Washington—A senior Bush administration official Tuesday opposed a House bill that would delay recovery of old analog TV spectrum for two weeks to ensure that no one lost access to emergency communications around the time of the digital TV transition next February.
"We feel that certainty is best at this point. Delay confuses consumers," Assistant Commerce Secretary Meredith Attwell Baker said on a conference call with reporters.
All full-power TV station have to turn off their analog TV signals on Feb. 17, 2009 and rely exclusively on their digital signals. Analog TV sets not connected to a pay-TV service need to be hooked up to digital-to-analog converter boxes to keep working.
Last week, Rep. Lois Capps (D-Calif.) introduced a bill (HR 7013) that would postpone the government's takeback of analog TV spectrum from Feb. 18, 2009, to March 3, 2009. During that two-week period, over-the-air viewers who failed to make the digital transition would continue to have access to emergency weather and safety alerts on analog TV sets.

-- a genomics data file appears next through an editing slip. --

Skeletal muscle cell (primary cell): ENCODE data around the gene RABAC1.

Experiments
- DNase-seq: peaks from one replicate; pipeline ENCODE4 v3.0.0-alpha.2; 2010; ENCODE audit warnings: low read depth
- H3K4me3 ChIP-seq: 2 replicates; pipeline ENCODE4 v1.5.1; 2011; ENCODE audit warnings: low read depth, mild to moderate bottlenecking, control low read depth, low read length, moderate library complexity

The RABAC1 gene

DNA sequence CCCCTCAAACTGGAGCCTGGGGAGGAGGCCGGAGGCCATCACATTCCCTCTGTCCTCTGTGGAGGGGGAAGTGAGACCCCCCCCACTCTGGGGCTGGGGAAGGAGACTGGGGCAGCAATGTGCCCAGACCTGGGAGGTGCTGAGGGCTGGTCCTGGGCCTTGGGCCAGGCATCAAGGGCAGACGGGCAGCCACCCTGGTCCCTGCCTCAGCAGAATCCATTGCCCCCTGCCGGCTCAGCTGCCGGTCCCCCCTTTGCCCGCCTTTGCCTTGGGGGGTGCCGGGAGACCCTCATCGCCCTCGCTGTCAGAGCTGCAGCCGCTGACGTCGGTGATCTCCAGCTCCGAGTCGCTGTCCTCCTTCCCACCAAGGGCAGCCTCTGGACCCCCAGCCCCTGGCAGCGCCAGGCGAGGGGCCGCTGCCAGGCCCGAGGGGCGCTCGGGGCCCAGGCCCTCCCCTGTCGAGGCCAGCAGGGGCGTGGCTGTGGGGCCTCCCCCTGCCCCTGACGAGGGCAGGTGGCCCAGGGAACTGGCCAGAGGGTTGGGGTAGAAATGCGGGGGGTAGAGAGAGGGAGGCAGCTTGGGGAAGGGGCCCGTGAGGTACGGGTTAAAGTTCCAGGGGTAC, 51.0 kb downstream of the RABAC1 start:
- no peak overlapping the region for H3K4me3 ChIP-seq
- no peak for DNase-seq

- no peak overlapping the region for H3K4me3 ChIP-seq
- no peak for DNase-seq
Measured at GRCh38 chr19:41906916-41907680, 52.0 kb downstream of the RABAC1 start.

Capps, a member of the House Energy and Commerce Committee, a panel that oversees the Federal Communications Commission, wants the FCC to require analog stations that briefly remain on the air to broadcast DTV consumer education material in both English and Spanish, an idea borrowed from the Sept. 8 DTV trial in Wilmington, N.C.
The FCC and Commerce's National Telecommunications and Information Administration are leading the federal government's consumer education campaign. NTIA, run by Baker, is supervising a $1.5 billion converter box subsidy program.
"We want to use all of our energy to make people aware and act now," Baker said regarding consumer acquisition of $40 converter box coupons available to all households under the program.
The Capps bill was the first to call for briefly delaying the federal government's legally mandated recovery of all analog TV spectrum on Feb. 17, 2009. Much of the spectrum has already been auctioned for billions of dollars to AT&T and Verizon.
NTIA also opposed a request from Energy and Commerce Committee chairman Rep. John Dingell (D-Mich.) to reissue coupons to consumers that failed to act within the 90-day expiration window. NTIA has said the federal DTV transition law won't permit that.
As of Sept 24, NTIA has mailed 26.7 million coupons and 10.8 million have been redeemed, according to NTIA's Web site.